Speed of Trust: Season 4 – Episode 39 – Transparency – Trust Tips

In Create Transparency, as in all of the behaviors, there must be a responsible balance. Particularly in public companies, there are certain things the law does not allow you to disclose to anyone unless it can be disclosed to everyone. There are other things that are confidential and inappropriate to disclose.

So, again, strengthening the 4 Cores will keep you in the “sweet spot” on the bell curve, and that all of these behaviors work together to balance one another out.

  • At work and at home, periodically ask yourself, am I withholding information that should be shared? If so, ask yourself why. Consider the tax you may be paying as a result. Think about dividends you could be getting by being more transparent.
  • If you’re in a position of leadership at work, rate the transparency of your organization with regard to your various stakeholders. Then consider each situation and ask yourself: if we were more transparent, what difference would it make? Look for ways to appropriately increase transparency — and trust dividends!
  • If you share something with someone like a boyfriend or girlfriend — consider how transparent you are in dealing with financial issues. Keep in mind that money matters are still listed by many as a primary cause of divorce. If you’re not transparent concerning your financial priorities, decisions, and spending, ask yourself why. Strengthening your 4 cores will not only help you act and interact with your partner in more transparent ways, it will also increase your ability to work toward a unified approach.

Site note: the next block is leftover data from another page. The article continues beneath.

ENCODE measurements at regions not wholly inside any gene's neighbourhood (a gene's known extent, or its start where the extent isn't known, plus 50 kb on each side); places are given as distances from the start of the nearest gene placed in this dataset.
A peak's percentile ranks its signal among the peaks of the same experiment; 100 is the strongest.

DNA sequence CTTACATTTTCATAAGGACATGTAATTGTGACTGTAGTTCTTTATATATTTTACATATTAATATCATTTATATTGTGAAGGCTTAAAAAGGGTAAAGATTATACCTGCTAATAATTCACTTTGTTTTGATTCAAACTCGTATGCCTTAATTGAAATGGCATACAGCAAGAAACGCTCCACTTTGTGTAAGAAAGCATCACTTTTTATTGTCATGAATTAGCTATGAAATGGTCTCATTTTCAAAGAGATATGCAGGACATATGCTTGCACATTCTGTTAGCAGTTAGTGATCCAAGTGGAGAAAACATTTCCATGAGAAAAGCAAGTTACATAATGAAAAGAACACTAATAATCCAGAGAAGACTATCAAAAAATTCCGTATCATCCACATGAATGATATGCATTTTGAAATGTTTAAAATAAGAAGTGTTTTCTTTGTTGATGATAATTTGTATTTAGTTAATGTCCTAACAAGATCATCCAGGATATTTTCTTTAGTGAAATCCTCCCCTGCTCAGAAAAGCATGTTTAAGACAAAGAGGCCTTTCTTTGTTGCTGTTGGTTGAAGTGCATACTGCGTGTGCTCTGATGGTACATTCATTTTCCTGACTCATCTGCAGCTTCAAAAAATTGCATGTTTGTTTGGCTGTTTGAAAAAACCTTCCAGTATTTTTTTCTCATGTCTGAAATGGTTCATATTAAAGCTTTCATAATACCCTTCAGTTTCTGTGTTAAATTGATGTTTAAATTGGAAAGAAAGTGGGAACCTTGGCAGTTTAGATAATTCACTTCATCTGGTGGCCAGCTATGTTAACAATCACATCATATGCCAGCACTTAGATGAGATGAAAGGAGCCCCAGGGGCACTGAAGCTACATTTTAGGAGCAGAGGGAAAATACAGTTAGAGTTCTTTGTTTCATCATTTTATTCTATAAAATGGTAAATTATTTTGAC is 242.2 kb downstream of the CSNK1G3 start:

Tell the truth in a way people can verify. Get real genuine.


Stephen Covey’s Speed of Trust: Season 4 – Episode 10 – Be Open! – Old Job Mayhem

We’re back with some more Stephen Covey! I’ve been off for a couple of weeks because of the crazy schedule, but I’m back and on fire as always. In today’s blog and podcast episode, it’s time to talk about being open.

You’ve probably been around people you consider close-minded or arrogant – people who don’t really listen to you because they think there’s nothing you could say they don’t already know; people who refuse to consider new ways of looking at things because they are convinced that theirs is the only accurate way of thinking; people who will star truth in the face and reject it because they’re not willing to accept the possibility that there is some reality, some principle out there, they weren’t even aware of. How does that ego-invested attitude affect your ability to relate to these people? How does it affect your perception of their credibility? How does it affect your willingness to extend trust?

Stephen Covey’s Speed of Trust book

By me typing that and speaking it in my podcast, what came to mind? Just write down a list of names that popped up in your mind. The shaking of your head while saying “tsk! That’s him/her!”

As a 26-year-old, I sat in a room with one of the heads of the company called New Education World, my previous employer. The lady, who has once said racist remarks in regards to a colleague of mine, was accompanied by four other women who were apparent “department managers.”

As I explained my new course, which was due to make a debut at this particular branch, she sat there, closed and uninterested.

However, towards the end, she asked some very good questions and then asked me, “where do we get the teachers to teach that?”

“Ummm, if teachers can’t teach conversation, they’re not teachers,” I replied.


She was convinced that it was impossible to teach conversation. The marketing executive, who once said to me, “to be honest, it’s hard to market a black guy to these companies,” laughed in my bosses face saying, “this is an academic language institute. Creating a conversation course is ridiculous.”